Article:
Florida: AIDS Drug Program Won't Turn People Away -- for Now
June 2, 2010
On Friday, the Palm Beach County health planning council came up with a plan to provide $150,000 in stop-gap funding to treat some residents with HIV/AIDS in the short term.
On June 1 for the first time in 13 years, Florida capped the enrollment of new clients in the state AIDS Drug Assistance Program. High unemployment has led to record numbers of residents seeking ADAP's help, said Tom Liberti, chief of the state HIV/AIDS program. Without a cap, Florida's ADAP would be depleted rapidly, he said.
Council members said the extra funds recently scavenged could help new patients needing treatment locally. However, $150,000 would only be enough to cover 84 people expected to seek help between now and mid-September. Palm Beach County officials estimate an additional 252 people will seek support through March 30, the start of the new federal funding cycle.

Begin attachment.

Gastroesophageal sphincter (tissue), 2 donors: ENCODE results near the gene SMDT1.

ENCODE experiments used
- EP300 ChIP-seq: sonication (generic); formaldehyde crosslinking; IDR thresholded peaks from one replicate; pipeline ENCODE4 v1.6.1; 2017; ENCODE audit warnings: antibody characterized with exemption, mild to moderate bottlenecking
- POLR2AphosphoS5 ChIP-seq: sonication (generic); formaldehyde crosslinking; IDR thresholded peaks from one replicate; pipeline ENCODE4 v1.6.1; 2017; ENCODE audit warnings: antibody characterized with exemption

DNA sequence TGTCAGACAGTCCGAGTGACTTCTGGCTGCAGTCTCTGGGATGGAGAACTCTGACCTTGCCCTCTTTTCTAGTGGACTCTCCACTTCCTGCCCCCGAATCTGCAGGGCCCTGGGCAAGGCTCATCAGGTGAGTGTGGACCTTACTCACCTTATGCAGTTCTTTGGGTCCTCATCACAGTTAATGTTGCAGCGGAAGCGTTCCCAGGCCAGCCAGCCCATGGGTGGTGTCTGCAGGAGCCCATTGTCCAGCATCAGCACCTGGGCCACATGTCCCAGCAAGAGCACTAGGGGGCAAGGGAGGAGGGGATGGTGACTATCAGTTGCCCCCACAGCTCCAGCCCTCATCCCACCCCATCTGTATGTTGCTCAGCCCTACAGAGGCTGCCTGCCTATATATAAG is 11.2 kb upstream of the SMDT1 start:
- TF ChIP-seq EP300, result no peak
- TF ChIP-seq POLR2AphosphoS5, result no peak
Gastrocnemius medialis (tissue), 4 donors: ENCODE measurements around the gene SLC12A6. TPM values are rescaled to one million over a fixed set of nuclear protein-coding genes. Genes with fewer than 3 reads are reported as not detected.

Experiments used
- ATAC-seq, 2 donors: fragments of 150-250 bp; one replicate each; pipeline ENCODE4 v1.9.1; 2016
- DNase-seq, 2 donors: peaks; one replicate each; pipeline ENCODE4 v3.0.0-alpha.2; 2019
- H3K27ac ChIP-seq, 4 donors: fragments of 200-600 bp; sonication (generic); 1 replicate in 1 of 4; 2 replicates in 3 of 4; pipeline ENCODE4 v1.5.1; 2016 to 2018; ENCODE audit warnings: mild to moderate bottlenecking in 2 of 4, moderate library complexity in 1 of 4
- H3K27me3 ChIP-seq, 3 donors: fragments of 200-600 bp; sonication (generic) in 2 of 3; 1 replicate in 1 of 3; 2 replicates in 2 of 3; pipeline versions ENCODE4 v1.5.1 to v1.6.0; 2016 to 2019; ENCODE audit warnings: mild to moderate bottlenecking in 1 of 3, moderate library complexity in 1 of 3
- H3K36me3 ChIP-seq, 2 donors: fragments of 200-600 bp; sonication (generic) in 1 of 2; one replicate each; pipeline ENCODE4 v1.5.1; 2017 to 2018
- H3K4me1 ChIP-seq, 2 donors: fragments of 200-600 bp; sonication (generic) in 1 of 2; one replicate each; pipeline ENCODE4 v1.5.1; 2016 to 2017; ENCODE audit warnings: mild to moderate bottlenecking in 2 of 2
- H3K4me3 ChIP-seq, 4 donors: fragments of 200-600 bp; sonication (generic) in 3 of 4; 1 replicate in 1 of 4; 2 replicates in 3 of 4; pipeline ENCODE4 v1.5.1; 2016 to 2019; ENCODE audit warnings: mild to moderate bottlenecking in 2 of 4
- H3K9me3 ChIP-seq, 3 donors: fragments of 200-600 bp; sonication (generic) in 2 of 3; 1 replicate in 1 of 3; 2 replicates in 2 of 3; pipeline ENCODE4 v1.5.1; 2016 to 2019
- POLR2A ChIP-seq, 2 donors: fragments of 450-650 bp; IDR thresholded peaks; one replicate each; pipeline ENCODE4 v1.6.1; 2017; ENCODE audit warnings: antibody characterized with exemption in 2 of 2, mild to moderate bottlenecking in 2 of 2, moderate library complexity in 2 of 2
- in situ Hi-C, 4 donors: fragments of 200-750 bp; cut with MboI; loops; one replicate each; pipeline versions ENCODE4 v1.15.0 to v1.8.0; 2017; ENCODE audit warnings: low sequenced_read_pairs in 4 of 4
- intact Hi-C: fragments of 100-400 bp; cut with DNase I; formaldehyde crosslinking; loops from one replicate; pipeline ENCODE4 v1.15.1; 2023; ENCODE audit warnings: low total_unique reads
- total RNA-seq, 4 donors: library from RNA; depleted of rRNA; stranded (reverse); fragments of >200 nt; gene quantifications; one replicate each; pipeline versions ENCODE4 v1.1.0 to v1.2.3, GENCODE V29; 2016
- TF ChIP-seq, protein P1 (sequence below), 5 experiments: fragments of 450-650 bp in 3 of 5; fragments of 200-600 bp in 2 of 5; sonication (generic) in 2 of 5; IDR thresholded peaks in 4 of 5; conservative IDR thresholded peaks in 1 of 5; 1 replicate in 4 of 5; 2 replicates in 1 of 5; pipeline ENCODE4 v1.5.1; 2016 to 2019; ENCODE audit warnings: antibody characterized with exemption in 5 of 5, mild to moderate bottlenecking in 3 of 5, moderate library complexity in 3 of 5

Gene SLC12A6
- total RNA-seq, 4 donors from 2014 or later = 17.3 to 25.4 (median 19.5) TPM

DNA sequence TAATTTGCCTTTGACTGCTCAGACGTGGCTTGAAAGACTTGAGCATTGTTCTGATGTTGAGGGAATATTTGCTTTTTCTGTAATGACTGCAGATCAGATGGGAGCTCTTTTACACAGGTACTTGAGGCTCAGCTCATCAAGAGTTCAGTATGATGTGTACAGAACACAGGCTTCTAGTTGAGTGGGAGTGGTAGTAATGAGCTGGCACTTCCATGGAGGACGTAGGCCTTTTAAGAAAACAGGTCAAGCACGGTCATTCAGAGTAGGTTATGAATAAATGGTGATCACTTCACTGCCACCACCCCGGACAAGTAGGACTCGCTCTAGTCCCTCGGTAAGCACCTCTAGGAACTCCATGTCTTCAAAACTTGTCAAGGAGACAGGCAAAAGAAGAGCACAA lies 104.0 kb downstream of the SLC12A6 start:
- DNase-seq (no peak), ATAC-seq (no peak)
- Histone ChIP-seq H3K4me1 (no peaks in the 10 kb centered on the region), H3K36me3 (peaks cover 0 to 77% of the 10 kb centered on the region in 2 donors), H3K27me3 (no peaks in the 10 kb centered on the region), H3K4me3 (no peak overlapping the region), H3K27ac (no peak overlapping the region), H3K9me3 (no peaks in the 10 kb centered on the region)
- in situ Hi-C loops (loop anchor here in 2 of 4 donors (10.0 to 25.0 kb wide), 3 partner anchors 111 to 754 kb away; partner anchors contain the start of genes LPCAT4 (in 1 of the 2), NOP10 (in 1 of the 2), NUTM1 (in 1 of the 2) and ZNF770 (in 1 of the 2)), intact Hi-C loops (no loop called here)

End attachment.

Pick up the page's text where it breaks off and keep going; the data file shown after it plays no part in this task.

Unless Congress passes an emergency bill to add $126 million into ADAP nationwide, people will eventually be denied treatment, the council said.
To come up with the funds for treatment, the council cancelled a peer mentoring program. It also hopes to receive $30,000 to $126,000 in federal dollars. The health department may be able to provide up to $15,000, and local AIDS groups will be asked to search their budgets for any additional money.
The redirected funds will go toward clear-cut priorities, said Sonja Swanson-Holbrook, head of the county's AIDS programs. "We will serve the sickest people first," she said.
Palm Beach Post
06.29.2010; Jane Musgrave
This article was provided by CDC National Prevention Information Network. It is a part of the publication CDC HIV/Hepatitis/STD/TB Prevention News Update.
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